Before you scan that first resume, build a list of keywords that should be found in every entry. These keywords can, directly and indirectly, relate to the project you’re hiring for. If you’ve asked for digital resumes, you could easily filter those through a keyword search and only accept those resumes that generate a certain percentage hit level. 

It’s important, however, that you know exactly which keywords you’re looking for and that you account for potential variations or synonyms. 

Content over Aesthetics

It’s great if an applicant creates a beautiful resume with lovely fonts, a great layout, and even a photo. But if aesthetics overshadows the content, it’s a red flag. Some people will polish up their resume to such an extreme shine to hide the fact that they don’t have much experience. 

Finding resumes with a perfect balance of content and aesthetics is the sweet spot. Such resumes show the applicant has the experience to brag about and cares enough about it to lay it out nicely.

Typo Free

This should be a no-brainer. If you find resumes with typos, they should immediately go in the “no” pile. Typos indicate an application doesn’t show enough attention to detail. You certainly don’t want to hire developers who’ll leave typos in their code, so why would you want to hire one who leaves a typo in their resume?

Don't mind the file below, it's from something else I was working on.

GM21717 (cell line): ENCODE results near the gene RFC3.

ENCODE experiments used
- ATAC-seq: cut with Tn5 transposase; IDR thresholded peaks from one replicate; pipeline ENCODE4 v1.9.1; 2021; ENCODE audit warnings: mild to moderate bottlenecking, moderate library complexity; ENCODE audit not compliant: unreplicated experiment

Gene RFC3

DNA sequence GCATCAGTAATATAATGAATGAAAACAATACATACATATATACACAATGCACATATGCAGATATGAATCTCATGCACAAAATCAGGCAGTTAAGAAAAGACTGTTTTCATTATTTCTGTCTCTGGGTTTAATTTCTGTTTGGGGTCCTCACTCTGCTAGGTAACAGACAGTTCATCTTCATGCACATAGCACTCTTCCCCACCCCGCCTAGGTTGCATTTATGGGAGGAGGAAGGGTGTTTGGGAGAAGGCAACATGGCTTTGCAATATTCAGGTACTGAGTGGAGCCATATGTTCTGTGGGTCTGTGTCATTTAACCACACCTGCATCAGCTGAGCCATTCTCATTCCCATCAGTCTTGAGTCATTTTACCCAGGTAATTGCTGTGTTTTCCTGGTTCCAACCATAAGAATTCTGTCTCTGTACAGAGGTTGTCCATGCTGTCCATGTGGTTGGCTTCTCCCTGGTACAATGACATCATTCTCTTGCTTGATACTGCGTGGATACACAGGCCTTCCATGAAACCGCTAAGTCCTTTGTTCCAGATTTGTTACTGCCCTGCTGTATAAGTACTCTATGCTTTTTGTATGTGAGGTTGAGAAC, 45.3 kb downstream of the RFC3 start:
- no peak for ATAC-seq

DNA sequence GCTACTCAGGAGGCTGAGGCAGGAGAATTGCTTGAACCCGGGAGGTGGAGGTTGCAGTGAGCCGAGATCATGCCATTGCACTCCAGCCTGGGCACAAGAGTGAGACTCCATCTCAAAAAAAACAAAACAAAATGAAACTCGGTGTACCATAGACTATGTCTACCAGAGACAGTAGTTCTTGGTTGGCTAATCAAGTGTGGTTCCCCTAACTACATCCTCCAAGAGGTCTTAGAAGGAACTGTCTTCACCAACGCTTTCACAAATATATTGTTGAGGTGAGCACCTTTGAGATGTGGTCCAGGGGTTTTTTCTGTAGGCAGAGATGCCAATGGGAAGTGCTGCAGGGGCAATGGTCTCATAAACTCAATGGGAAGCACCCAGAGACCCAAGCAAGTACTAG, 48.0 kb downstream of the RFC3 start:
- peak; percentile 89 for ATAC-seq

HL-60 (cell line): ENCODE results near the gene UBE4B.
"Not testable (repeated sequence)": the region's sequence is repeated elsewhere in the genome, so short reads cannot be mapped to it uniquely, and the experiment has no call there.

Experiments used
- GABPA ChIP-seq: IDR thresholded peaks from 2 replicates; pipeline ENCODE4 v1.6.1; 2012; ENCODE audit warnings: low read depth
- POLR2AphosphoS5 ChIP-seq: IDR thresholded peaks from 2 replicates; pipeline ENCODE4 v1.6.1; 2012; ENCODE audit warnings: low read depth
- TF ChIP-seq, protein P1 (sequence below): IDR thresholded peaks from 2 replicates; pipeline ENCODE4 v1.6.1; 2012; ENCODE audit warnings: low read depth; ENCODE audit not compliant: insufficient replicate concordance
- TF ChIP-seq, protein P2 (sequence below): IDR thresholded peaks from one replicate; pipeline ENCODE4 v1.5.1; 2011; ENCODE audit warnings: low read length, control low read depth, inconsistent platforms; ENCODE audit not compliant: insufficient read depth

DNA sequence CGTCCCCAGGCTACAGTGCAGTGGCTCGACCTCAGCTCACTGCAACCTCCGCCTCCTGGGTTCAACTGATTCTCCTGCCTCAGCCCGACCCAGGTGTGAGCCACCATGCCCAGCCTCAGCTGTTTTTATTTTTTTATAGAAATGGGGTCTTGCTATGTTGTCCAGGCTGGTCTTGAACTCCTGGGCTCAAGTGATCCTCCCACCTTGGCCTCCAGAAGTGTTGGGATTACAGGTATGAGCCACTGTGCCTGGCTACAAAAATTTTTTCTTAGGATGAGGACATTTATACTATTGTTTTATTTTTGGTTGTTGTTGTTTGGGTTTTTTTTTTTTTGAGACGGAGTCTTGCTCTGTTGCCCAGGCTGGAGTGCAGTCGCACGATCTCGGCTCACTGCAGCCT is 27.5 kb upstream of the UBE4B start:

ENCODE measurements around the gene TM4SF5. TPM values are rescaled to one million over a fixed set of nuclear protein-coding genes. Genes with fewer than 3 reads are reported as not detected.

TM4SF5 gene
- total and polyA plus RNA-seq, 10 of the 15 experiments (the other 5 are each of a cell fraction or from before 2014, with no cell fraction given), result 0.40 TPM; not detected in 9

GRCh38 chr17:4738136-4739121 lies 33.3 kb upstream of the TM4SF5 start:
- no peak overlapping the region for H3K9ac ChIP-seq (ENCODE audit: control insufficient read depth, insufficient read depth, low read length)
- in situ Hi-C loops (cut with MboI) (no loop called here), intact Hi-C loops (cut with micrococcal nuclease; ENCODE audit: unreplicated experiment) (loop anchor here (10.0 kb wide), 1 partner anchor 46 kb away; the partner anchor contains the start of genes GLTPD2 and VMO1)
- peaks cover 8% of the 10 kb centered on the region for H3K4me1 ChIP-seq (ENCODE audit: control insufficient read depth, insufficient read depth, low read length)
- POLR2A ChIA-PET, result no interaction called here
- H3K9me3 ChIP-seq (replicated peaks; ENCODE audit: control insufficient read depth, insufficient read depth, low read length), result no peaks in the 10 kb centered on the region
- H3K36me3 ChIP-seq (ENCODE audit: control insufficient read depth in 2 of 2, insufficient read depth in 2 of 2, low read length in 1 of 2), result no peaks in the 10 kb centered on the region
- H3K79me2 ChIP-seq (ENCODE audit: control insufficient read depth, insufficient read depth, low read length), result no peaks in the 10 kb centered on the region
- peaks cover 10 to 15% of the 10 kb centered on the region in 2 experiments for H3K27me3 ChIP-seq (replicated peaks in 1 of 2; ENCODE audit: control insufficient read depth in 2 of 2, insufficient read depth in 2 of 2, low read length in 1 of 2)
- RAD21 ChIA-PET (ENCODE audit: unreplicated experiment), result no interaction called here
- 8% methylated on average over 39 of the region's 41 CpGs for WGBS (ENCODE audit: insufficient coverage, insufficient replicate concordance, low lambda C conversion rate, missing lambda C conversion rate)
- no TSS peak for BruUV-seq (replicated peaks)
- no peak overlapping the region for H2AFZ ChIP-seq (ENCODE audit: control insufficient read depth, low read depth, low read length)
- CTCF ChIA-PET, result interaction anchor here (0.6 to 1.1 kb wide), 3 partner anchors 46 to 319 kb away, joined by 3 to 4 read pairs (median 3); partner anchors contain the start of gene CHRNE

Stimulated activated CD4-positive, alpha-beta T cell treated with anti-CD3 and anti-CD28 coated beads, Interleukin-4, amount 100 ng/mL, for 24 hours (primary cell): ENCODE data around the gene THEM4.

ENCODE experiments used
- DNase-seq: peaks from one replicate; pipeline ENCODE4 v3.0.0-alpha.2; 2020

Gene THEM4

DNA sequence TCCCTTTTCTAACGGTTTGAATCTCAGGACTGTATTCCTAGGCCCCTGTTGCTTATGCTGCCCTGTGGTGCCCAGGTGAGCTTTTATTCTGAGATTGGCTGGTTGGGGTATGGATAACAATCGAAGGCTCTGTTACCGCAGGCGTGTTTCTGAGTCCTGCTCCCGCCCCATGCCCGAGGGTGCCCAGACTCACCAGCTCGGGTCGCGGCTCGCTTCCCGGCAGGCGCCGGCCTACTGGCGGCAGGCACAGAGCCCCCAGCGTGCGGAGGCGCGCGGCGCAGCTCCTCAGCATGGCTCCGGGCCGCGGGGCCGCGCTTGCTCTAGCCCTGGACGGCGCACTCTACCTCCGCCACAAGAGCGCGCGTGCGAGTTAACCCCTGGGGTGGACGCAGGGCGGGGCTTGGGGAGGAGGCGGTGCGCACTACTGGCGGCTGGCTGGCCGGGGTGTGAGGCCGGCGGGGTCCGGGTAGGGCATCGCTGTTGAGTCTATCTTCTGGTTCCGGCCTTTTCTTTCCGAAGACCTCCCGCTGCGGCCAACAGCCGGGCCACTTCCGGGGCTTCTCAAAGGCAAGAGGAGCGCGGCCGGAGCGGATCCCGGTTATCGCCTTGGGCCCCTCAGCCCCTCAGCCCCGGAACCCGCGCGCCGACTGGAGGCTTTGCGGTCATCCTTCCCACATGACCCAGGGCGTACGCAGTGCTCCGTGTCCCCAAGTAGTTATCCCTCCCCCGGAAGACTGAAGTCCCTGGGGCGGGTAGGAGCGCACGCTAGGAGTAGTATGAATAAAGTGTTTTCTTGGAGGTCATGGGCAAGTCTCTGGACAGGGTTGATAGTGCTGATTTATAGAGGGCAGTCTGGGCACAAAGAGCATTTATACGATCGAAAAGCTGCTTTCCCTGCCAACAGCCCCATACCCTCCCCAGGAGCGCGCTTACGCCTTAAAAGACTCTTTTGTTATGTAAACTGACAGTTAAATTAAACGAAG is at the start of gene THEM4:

A Unique Filename

This might seem trivial, but if everyone hands you a resume with a filename resume.pdf, you’re going to have a hard time knowing which resume belongs to which developers.

Anyone that’s applied to enough jobs knows that a resume file should either be position-specific and include a name, such as bob_java_dev.pdf or even bob_companyX.pdf. The latter clearly indicates the application has generated a resume specifically for your company. That’ll save you some time when trudging through that massive pile of resumes.


A resume should be organized incredibly well. After all, you’re hiring developers who should be very well organized by nature. If you receive a resume that seems to be haphazardly pieced together, such that it doesn’t flow easily, that’s a red flag.

You should be looking for resumes that tell a very specific story, from top to bottom, that makes it seem as if you know that person before you’ve ever spoken to them. Highly organized resumes indicate highly organized work and that’s what you’re looking for in a developer.


When you have a mountain (or digital folder) of resumes to look through, you need to have clear indicators that can help you quickly spot quality candidates. Evolve your process to include these listed here and you’ll find the hiring process far more efficient.

Notify of
Inline Feedbacks
View all comments

How useful was this post?

Click on a star to rate it!

Please enter a valid E-mail address.

Contact Us

How can we help you?

  • This field is for validation purposes and should be left unchanged.
Scroll to Top

Get in Touch

Jump-start your Business with the
Top 1% of IT Talent.

Need us to sign a non-disclosure agreement first? Please email us at [email protected].


By continuing to use this site, you agree to our cookie policy.